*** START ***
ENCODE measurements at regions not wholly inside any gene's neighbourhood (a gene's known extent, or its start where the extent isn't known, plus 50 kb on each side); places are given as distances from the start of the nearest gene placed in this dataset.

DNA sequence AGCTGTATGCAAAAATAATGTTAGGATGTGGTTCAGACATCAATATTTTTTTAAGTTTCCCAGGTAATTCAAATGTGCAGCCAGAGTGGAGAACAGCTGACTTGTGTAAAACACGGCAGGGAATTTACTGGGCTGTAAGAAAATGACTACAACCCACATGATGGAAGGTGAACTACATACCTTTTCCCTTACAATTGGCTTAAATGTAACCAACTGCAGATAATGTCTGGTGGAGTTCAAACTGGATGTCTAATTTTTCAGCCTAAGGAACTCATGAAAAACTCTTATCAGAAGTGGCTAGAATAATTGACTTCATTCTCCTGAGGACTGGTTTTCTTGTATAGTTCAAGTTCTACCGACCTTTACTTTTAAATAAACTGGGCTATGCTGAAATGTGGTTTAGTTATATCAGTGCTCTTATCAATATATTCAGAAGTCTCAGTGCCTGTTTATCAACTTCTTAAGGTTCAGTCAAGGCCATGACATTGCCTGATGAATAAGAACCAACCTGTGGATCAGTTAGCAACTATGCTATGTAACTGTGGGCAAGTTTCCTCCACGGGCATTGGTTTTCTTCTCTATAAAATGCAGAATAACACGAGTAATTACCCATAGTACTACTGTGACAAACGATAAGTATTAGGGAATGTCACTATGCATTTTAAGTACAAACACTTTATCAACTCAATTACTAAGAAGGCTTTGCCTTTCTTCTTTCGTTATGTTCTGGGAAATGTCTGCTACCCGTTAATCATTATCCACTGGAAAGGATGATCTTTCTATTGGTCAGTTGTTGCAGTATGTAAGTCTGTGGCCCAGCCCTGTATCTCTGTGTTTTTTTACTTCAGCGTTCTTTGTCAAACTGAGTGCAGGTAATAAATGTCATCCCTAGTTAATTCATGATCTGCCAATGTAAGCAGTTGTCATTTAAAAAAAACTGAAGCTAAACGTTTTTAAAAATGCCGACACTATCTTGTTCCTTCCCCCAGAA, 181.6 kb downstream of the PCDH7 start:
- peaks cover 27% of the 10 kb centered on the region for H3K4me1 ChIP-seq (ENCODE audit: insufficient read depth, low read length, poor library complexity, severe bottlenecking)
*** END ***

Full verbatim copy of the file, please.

ENCODE measurements at regions not wholly inside any gene's neighbourhood (a gene's known extent, or its start where the extent isn't known, plus 50 kb on each side); places are given as distances from the start of the nearest gene placed in this dataset.

DNA sequence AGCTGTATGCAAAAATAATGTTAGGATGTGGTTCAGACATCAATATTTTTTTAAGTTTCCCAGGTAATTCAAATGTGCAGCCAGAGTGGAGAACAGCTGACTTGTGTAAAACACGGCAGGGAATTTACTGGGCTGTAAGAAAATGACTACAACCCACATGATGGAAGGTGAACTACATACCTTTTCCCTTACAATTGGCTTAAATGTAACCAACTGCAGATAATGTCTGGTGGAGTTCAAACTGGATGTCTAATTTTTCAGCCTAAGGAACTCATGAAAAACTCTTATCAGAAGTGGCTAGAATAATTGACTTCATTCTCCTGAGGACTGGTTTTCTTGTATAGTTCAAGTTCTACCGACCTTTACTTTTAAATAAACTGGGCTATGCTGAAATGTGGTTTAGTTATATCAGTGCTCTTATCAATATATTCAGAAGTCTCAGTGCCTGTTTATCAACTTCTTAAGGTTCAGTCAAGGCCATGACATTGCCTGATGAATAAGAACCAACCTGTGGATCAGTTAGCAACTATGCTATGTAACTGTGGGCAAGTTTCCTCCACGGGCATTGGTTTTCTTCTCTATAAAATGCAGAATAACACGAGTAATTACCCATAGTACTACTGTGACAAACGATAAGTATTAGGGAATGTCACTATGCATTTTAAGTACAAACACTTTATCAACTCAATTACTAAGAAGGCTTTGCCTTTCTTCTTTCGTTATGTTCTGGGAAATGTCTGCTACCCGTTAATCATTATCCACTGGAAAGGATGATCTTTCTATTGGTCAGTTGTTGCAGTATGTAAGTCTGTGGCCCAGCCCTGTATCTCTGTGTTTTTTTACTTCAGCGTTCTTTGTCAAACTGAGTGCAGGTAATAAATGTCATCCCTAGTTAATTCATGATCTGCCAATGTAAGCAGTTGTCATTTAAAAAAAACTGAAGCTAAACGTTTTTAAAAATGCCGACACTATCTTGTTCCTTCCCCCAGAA, 181.6 kb downstream of the PCDH7 start:
- peaks cover 27% of the 10 kb centered on the region for H3K4me1 ChIP-seq (ENCODE audit: insufficient read depth, low read length, poor library complexity, severe bottlenecking)